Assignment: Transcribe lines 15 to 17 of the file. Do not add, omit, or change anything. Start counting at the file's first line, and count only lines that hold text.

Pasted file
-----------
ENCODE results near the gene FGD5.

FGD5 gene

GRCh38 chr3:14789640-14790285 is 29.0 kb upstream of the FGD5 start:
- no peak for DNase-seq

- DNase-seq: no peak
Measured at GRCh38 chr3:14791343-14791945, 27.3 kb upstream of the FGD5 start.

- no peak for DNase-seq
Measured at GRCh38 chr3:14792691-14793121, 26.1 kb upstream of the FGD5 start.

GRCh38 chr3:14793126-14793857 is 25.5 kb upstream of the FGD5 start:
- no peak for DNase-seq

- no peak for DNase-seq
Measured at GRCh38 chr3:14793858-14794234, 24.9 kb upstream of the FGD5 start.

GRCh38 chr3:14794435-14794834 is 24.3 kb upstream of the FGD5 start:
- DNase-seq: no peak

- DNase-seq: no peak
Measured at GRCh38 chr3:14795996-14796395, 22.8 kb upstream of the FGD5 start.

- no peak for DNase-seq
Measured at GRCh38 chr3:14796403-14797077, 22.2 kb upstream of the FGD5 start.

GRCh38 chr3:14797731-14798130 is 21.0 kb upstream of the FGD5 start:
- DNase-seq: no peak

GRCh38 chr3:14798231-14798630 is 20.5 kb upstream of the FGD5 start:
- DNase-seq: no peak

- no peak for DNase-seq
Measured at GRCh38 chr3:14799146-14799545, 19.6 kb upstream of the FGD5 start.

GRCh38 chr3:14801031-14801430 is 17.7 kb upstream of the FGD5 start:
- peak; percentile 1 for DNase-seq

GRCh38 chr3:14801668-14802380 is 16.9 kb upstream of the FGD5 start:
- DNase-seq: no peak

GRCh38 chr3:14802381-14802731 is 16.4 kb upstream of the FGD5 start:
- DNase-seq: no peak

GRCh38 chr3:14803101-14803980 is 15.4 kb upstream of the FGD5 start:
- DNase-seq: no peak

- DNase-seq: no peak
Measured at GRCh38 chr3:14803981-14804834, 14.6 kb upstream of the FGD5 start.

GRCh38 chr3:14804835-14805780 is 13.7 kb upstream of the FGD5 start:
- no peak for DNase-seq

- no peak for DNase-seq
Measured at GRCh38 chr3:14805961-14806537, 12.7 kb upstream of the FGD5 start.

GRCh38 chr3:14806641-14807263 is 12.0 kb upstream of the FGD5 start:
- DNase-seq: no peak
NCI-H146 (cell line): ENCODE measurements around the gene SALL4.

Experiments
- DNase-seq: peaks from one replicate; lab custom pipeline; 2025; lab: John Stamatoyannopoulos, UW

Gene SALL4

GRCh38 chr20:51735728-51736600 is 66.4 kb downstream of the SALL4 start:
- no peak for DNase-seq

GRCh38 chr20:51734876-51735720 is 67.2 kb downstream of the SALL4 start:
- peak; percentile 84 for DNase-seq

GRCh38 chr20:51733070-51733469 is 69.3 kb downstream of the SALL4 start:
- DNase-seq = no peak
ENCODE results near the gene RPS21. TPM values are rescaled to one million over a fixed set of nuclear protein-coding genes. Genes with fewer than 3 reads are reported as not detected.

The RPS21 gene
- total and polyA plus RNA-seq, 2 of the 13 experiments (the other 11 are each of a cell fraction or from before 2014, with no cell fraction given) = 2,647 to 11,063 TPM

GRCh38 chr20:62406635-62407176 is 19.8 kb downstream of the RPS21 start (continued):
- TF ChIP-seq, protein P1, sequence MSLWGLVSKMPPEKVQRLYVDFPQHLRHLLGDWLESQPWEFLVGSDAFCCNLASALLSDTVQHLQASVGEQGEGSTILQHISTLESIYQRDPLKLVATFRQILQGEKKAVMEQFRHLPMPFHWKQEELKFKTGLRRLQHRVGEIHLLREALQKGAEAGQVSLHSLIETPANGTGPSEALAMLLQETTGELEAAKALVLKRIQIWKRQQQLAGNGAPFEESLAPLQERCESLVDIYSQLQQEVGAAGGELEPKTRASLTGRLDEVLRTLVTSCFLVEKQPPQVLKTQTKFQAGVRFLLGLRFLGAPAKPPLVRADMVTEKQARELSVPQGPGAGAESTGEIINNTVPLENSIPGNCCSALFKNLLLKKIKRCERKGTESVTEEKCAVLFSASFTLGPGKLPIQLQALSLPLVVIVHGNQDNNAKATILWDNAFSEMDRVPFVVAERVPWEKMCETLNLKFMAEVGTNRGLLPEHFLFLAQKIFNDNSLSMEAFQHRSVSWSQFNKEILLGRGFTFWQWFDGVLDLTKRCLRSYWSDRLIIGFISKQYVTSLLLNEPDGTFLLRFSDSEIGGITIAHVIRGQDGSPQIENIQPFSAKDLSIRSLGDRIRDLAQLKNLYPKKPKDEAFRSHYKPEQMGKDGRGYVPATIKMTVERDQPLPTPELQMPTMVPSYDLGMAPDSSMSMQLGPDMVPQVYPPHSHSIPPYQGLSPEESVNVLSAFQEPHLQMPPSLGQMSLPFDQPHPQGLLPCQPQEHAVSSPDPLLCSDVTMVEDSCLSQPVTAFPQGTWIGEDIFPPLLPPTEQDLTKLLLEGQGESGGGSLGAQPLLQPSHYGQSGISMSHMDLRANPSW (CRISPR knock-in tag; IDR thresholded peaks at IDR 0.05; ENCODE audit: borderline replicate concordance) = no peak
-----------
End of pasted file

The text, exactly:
- DNase-seq: no peak
Measured at GRCh38 chr3:14795996-14796395, 22.8 kb upstream of the FGD5 start.

- no peak for DNase-seq